Developers Against Dangerous Driving

ID 657875
Updated 9/19/2018
Version Latest



Now that we have the basics of the VR sprayer simulation environment ready to go so we are getting to work on the program’s focus of operation and safety training.  This is a critical week to incorporate features that allow for precise and meaningful teaching.  To achieve this, we will be implementing multiple features including a tutorial system with a tutorial level, collision warnings, vital information, and various statistics to evaluate performance.

One thing that we knew we needed to create from the beginning was a tutorial for those entering both VR and a sprayer for the first time in order for them to get more familiar with quirks of VR experiences and the specific model sprayer.  We decided to implement our tutorial by creating a reusable series of UI panels that appear and speak to the user, highlight objects, and direct the user on what the general steps of the sprayer operating process.  We wrote a step-by-step script that first introduces users to VR.  We have found over the years of working and demoing in the VR space that when a person who has never tried VR puts on the headset for the first time, a surprising percentage of them don’t even try to look around!  It’s basically the main feature of VR, the freedom to look all around you, but people are so used to looking forward at a screen that we needed to address this in the beginning of the tutorial.  Our tutorial first encourages the users to look around to find our Tutorial Spheres; this trains the user to both look around the environment as well as know they can look at a sphere if they need help continuing.  We then guide the user through all the controls on the joystick and after that have them start the engines and drive the sprayer out of the barn.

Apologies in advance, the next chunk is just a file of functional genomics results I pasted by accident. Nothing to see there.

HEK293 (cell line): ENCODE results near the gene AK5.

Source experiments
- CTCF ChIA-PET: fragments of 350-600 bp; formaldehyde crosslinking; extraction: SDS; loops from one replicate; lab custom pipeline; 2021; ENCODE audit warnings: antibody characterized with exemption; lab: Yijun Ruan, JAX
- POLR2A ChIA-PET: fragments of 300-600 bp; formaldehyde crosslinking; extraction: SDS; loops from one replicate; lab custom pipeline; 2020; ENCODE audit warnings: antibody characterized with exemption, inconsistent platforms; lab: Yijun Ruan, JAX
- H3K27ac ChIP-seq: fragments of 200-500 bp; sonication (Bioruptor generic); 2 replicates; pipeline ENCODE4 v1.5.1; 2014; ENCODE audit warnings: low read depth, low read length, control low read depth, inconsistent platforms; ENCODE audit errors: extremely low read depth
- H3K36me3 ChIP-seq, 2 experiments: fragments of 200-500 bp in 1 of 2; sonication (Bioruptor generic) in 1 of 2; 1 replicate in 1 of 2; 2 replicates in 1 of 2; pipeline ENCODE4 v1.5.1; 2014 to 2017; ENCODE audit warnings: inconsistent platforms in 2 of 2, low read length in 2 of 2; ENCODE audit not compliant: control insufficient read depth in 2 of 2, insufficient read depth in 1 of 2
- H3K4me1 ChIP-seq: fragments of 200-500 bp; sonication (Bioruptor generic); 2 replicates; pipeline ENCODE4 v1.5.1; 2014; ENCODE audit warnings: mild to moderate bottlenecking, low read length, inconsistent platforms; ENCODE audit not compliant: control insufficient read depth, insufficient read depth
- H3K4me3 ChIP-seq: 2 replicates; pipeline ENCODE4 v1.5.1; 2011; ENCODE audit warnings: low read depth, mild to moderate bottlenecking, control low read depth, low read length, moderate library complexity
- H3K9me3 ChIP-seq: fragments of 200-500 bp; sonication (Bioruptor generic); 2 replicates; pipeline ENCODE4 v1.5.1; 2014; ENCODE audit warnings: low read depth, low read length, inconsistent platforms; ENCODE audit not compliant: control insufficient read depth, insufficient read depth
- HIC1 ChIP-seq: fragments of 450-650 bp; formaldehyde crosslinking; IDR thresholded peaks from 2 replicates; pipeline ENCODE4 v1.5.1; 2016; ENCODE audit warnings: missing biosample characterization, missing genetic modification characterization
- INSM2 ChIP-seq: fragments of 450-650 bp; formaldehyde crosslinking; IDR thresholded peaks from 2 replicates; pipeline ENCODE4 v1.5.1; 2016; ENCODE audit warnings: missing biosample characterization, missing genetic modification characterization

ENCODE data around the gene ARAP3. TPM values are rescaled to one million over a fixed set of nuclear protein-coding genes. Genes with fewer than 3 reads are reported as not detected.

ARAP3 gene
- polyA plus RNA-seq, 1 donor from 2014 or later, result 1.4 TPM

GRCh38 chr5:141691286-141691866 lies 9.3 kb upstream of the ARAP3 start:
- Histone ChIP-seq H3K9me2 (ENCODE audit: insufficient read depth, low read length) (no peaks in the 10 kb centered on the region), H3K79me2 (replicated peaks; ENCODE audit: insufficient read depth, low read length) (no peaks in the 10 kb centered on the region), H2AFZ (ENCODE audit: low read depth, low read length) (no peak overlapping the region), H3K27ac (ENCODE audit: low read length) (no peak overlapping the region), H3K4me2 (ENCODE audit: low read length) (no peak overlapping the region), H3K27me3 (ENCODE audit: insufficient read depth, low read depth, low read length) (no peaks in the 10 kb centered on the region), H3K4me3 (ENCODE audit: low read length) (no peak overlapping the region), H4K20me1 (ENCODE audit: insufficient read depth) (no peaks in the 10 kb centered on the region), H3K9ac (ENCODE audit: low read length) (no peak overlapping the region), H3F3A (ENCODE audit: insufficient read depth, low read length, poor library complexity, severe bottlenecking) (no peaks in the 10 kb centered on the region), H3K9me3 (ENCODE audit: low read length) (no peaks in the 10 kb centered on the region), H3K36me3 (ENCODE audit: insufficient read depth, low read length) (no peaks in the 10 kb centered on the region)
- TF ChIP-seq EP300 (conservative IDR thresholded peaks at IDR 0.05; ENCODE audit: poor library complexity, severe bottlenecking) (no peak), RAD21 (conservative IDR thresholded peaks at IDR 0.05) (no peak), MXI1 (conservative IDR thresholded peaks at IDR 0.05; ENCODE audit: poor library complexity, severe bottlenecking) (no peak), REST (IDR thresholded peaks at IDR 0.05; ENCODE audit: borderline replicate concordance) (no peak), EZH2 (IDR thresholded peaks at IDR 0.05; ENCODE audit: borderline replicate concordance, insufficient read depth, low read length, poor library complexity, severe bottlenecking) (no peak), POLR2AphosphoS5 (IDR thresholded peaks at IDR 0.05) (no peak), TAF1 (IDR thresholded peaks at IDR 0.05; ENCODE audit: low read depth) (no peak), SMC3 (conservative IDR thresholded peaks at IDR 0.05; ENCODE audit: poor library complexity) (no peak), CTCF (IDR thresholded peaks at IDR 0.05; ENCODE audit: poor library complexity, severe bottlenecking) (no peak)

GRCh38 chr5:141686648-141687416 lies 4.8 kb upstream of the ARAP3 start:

Tutorial Spheres


Joystick Control Guide


Another major element we incorporated this week was collision detection on the sprayer.  One of the primary goals with this training is to teach spatial awareness to operators so when operating the vehicle they don’t accidentally hit a telephone pole, tree, or other hazard with the boom arms extended out.  With 120 foot boom arms, that’s a lot of area to be constantly aware of.  Using box colliders on the boom arms and objects in the scene, if a collision is detected, we send an alert message to the sprayer display warning the operator of the collision and with what they collided.

Other warnings we are adding include the driver’s speed, which is important for the driver to control correctly, as it would affect the spray rate at which their product is distributed evenly on the crops.  Weather and wind indication are also important to notify the user.  Sprayer operators cannot do the application of product if the weather conditions are poor.  If it’s too windy, product may end up in a neighboring field, or if it’s too wet, the sprayer could damage too much of the field or get stuck.  We also added warnings for unsafe driving of the vehicle, such as having the arms extended in inappropriate areas such as the highway.

Sprayer and Semi Accident as a Result of Unsafe Driving on Highway  ( Photo Credit:


Finally, we added a top menu so the user can select different areas of the experience, as well as change settings and view their statistics.  Currently this displays the number of objects the sprayer collided with as well as time operating and how much spraying was done.  In the future, this will include more detailed information, such as per field spray coverage and any driving issues recorded.

Top Menu Display


Next week we will continue to improve the user experience in the application, as well as building out the first prototype hardware rig so we can do some early demoing of the simulator.  Watch the video below for a more detailed look at this week's progress!